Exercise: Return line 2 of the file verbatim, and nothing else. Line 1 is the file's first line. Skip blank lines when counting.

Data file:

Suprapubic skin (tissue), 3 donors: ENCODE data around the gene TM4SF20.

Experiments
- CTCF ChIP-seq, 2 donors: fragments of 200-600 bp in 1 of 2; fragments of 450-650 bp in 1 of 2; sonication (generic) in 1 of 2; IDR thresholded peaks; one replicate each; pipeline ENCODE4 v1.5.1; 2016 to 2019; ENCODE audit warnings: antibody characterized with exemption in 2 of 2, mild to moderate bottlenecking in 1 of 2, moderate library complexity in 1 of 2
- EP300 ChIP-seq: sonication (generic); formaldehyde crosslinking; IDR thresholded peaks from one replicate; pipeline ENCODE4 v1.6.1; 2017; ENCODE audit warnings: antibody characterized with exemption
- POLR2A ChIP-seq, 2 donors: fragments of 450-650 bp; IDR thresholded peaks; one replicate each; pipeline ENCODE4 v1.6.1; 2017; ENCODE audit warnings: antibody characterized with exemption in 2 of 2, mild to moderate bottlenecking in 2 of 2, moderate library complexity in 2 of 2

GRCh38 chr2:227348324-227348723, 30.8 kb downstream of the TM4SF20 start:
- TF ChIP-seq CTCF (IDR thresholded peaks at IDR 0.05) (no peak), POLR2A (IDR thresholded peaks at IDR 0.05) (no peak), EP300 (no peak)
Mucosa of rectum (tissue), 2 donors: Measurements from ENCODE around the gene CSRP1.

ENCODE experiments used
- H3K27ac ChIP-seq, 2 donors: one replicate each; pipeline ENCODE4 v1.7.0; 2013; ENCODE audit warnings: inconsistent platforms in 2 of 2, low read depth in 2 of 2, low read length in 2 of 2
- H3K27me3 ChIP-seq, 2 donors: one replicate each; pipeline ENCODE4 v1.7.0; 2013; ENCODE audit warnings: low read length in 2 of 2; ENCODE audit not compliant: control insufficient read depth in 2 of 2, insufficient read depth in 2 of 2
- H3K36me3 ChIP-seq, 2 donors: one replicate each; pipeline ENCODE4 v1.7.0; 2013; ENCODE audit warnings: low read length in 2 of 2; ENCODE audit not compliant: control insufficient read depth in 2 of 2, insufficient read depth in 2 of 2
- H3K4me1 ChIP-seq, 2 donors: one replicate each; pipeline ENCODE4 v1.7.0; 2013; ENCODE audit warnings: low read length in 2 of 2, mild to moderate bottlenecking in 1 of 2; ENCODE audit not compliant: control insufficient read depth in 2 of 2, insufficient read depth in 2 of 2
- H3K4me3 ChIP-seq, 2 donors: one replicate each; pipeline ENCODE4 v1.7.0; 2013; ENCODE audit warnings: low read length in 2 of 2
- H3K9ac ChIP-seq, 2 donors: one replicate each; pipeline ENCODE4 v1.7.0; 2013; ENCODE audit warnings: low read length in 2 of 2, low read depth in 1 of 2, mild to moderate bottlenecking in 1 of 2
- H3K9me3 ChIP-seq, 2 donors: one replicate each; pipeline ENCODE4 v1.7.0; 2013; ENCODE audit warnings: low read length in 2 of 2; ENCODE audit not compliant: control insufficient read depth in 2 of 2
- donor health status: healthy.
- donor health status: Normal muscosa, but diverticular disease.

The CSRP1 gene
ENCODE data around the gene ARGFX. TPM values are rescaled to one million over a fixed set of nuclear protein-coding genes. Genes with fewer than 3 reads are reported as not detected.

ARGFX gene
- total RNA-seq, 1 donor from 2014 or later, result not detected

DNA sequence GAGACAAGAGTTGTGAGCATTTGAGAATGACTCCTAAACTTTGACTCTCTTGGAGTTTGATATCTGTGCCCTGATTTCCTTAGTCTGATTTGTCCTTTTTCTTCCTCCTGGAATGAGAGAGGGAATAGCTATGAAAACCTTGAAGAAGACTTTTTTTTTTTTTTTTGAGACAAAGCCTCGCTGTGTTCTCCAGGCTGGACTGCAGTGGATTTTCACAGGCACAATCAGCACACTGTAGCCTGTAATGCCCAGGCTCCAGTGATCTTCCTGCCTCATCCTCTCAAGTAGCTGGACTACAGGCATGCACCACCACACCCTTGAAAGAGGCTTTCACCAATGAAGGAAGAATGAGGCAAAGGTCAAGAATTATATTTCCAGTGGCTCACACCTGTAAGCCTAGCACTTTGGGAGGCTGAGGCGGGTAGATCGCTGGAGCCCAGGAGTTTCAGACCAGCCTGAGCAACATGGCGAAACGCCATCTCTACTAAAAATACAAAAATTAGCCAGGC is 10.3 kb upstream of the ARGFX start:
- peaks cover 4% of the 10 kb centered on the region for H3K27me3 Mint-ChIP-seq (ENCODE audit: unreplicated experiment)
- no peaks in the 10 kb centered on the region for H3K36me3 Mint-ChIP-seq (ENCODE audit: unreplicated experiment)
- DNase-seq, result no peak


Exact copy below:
Experiments